Who Should Learn to Play Music?

Those of us who have mastered a musical instrument find it hard to imagine life without it. This training has given us a way of participating in music in its many forms, from “Happy Birthday” to a classical symphony. Playing an instrument has allowed many of us to give shape to our inner lives. It appears that our very brains reap benefits of which we are not even aware, but which enhance our health and experience of life.

Sadly, many people have never experienced this. Learning to sing or play an instrument takes time and resources. You probably know many people who have never learned to play an instrument, or who believe that they “can’t sing”. The good news is that it is never too late to learn. Of course, if you want your child to be a professional musician, you need to start early, and to be frank, you should give that some very careful thought. But if your goal is to enrich your own life, or your child’s, learning music is one of the best ways to do this.

What are the Benefits for Children?

When you watch someone play a musical instrument, you are seeing a complex symphony of various skills. For example, to play the violin, you must coordinate the bow with the violin, using the arms. The amount of pressure you apply will affect the sound. You must also judge whether the sound is in tune. The player must constantly monitor this and make adjustments when necessary. The player has to remember how the melody moves. Finally, you must anticipate the next items in the sequence. Music “happens” when the mind and body work together.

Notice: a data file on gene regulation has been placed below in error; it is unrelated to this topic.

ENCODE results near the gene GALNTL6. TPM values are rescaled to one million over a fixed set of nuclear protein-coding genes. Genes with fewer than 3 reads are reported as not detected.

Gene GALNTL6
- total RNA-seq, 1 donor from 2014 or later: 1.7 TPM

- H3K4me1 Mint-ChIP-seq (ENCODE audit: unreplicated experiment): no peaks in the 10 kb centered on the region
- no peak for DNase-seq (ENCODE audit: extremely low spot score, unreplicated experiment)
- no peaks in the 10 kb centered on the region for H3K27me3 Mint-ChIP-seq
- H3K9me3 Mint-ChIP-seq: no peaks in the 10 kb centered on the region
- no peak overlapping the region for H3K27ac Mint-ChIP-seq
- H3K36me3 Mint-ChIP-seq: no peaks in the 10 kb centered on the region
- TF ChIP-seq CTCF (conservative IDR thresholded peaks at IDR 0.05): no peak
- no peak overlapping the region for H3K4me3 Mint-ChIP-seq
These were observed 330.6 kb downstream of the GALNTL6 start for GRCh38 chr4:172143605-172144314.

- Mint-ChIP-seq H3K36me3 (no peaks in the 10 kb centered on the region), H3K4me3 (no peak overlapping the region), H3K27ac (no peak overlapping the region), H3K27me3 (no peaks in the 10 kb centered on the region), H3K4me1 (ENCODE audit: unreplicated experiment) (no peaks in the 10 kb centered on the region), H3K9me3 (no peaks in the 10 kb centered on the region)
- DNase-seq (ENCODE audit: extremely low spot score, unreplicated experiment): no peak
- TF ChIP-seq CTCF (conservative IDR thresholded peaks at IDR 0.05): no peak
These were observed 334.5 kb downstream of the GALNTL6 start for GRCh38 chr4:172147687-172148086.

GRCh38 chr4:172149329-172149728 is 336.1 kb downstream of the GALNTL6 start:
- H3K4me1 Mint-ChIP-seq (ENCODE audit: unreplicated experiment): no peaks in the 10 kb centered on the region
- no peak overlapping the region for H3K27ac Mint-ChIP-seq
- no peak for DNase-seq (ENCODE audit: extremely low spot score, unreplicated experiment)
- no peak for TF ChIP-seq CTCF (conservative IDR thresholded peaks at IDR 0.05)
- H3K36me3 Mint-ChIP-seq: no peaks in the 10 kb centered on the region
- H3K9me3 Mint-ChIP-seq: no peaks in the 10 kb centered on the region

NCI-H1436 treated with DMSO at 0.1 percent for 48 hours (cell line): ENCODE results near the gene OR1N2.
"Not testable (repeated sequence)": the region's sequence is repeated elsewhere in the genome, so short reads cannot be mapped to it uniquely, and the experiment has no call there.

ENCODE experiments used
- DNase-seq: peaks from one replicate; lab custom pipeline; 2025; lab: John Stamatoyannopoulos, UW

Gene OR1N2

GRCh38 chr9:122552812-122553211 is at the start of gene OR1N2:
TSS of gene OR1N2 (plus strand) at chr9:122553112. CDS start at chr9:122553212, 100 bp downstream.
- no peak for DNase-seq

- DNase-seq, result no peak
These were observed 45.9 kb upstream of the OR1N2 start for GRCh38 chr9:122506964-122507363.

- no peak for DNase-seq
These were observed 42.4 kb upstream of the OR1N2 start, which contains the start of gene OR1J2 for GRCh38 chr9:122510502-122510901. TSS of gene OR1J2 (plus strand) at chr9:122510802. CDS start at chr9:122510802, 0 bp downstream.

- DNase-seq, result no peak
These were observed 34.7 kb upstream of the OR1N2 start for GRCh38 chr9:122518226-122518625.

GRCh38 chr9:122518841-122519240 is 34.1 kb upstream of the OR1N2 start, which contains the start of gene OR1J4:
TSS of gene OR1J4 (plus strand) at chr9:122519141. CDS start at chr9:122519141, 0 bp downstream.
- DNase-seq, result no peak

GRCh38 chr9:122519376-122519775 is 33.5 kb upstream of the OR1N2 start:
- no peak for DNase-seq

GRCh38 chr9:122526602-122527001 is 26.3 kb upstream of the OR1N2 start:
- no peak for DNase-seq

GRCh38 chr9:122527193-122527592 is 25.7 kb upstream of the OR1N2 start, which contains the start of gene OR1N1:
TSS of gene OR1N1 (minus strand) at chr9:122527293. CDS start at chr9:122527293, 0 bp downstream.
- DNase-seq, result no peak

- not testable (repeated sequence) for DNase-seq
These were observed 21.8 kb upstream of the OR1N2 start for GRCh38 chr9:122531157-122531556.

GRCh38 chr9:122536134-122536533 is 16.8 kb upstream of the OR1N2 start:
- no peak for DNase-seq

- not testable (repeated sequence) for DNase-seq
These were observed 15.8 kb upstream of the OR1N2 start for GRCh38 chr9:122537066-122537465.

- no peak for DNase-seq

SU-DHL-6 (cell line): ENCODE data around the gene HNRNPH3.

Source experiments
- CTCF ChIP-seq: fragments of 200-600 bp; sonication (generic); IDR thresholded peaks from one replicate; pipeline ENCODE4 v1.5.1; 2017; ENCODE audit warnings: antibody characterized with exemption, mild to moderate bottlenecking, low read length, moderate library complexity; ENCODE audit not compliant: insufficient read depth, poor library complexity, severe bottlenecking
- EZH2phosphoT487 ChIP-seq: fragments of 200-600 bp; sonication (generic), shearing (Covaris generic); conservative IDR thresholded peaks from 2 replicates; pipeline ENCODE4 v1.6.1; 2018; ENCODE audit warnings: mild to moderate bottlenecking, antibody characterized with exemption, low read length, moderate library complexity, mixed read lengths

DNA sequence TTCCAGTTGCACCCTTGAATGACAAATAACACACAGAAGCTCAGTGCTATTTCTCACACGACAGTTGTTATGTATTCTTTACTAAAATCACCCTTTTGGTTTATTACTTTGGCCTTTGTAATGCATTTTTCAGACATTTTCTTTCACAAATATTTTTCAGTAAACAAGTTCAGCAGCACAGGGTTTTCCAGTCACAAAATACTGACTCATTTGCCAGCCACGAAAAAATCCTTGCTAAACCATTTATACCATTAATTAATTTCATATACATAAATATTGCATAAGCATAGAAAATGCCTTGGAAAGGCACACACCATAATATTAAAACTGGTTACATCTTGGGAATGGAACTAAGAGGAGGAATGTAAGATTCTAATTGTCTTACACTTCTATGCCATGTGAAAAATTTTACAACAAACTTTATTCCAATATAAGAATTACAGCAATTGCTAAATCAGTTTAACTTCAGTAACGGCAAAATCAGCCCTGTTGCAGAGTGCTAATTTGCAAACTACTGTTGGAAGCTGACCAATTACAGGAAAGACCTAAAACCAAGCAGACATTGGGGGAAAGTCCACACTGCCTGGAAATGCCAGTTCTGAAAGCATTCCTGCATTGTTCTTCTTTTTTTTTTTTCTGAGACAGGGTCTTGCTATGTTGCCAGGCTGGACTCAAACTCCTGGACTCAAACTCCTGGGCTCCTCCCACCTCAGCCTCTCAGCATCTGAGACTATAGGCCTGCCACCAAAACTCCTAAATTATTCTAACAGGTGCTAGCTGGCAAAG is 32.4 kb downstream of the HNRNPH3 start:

These are complicated, interrelated skills. They also happen to be the very same skills that a child needs in order to learn effectively at school. Therefore, developing these skills through music has a direct effect on cognition and readiness for education and schooling.

Music and All-Round Development

But that’s not the end of the story. Because music is, itself, a language, it encodes meaning in symbols. Musical training requires that you learn these symbols. This is much like learning to read and write English. To learn English, you have to master the Latin alphabet. However, unlike most alphabets, musical notation is highly stratified and communicates multiple streams of information simultaneously. A written note encodes intonation, pitch and rhythm. This system of notation develops spatial awareness to such a degree that it makes a measurable difference in adults. A child learning music will therefore develop key cognitive skills and acquire a new language.

Musical training also confers psychological and social benefits. Playing music in a group requires close, non-verbal coordination with others. Following the lead of a conductor, drummer or pianist takes razor-sharp focus and also builds habits of cooperation. For string and wind players, blending the sound of your instrument with the sound of the group is a skill that takes humility, patience and fundamentally, love. Music can also be used as a kind of therapy Music therapists use it to build resilience, encourage expression and address anxiety. It shouldn’t surprise us that something so fundamental to the human story should have all these benefits. It should surprise that so many parents don’t take advantage of them for their kids.